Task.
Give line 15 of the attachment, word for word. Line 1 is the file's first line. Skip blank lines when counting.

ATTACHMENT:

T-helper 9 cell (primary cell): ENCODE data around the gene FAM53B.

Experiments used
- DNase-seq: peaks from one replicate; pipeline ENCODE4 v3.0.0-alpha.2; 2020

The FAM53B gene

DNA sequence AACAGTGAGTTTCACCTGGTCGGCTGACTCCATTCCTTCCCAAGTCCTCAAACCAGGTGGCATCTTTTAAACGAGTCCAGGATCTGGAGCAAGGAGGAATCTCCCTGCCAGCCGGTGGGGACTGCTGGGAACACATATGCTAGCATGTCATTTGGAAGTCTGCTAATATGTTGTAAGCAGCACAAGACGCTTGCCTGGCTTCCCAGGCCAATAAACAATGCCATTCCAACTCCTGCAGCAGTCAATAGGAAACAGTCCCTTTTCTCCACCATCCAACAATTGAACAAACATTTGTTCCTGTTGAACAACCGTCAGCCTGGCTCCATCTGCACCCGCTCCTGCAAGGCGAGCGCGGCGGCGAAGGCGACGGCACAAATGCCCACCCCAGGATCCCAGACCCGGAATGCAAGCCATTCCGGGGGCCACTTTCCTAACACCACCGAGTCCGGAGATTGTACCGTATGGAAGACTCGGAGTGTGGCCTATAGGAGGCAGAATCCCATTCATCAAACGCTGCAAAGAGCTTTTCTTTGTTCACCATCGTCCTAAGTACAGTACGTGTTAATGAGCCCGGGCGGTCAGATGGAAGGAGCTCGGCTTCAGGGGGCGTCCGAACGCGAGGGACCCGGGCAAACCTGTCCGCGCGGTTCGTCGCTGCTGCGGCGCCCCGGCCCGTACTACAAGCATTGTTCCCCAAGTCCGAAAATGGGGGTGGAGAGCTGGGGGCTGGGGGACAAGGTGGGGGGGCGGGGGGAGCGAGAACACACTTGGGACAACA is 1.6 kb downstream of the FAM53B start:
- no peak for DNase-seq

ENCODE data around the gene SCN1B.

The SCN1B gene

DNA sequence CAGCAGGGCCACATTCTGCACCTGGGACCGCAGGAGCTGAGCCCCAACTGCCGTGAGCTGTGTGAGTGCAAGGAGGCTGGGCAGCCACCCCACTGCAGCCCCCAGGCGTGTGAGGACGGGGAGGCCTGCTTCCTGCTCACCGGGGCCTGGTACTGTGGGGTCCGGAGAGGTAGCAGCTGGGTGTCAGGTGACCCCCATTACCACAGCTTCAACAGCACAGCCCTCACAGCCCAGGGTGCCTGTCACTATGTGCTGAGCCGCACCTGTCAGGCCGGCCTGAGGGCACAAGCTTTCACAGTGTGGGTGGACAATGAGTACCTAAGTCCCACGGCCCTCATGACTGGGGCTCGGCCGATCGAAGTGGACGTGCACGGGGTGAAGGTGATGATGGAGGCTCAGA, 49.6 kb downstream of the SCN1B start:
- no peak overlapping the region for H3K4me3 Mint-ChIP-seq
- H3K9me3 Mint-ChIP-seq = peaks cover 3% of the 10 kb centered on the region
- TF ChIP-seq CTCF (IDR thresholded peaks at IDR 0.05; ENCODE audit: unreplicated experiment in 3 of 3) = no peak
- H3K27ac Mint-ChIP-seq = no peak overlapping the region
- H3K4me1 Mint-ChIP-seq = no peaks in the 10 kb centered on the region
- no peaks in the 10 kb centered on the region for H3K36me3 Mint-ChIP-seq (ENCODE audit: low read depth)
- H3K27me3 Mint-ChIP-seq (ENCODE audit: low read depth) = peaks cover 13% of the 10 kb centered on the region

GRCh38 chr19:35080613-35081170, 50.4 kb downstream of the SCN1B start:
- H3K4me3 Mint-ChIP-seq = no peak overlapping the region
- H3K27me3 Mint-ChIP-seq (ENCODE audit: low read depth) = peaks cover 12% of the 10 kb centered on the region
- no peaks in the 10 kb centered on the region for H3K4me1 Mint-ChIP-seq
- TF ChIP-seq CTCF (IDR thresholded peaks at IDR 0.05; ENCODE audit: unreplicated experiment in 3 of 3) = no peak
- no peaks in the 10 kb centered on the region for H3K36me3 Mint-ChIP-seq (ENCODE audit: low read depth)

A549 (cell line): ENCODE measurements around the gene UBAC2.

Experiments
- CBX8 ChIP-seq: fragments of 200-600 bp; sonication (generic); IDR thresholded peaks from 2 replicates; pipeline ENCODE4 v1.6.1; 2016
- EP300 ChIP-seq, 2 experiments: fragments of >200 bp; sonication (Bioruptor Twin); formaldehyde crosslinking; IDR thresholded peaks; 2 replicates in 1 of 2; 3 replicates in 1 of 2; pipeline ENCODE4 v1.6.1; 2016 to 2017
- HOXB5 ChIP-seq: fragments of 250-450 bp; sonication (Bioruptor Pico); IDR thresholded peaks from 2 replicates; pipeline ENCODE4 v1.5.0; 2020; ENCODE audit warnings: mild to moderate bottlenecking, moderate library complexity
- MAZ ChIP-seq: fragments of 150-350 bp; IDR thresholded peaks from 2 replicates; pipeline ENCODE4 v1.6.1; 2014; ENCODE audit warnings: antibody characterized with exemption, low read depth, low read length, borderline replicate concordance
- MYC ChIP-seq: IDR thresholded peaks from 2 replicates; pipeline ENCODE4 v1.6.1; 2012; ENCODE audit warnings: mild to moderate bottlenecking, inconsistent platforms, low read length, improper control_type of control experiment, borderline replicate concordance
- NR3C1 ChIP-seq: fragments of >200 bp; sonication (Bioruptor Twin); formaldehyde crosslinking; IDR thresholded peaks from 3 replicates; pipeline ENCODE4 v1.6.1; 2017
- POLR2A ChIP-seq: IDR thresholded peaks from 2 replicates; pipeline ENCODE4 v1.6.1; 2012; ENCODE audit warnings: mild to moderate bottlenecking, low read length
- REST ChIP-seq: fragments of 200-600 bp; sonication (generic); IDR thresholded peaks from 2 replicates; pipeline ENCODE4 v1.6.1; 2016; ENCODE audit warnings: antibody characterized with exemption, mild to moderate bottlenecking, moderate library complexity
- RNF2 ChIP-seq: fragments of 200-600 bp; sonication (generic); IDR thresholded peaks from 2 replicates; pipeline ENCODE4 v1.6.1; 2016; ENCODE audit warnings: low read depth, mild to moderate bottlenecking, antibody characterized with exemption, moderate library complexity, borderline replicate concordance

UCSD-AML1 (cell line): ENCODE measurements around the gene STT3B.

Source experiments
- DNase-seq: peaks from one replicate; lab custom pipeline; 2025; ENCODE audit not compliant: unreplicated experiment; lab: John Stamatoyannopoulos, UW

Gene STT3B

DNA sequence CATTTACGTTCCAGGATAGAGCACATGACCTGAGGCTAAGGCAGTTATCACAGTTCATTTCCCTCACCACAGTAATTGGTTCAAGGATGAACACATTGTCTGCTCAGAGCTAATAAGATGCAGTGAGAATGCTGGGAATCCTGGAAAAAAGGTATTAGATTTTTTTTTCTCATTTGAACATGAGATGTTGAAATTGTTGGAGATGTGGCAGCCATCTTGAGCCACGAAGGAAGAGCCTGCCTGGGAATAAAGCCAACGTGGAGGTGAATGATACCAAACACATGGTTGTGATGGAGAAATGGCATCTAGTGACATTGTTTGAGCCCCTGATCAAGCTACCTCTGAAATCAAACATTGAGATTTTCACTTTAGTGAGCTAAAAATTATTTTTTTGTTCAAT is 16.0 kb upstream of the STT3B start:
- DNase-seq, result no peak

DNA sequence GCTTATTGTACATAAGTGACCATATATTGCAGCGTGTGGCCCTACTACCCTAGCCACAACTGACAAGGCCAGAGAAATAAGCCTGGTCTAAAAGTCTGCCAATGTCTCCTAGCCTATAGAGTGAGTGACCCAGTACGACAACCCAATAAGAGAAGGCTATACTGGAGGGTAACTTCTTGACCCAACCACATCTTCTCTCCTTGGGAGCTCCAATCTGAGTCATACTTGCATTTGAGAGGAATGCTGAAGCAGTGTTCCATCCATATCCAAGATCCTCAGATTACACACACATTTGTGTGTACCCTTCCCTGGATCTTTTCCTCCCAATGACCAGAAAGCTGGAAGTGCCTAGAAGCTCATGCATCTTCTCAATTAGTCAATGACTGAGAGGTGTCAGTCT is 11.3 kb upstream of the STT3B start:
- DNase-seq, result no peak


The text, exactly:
- no peaks in the 10 kb centered on the region for H3K36me3 Mint-ChIP-seq (ENCODE audit: low read depth)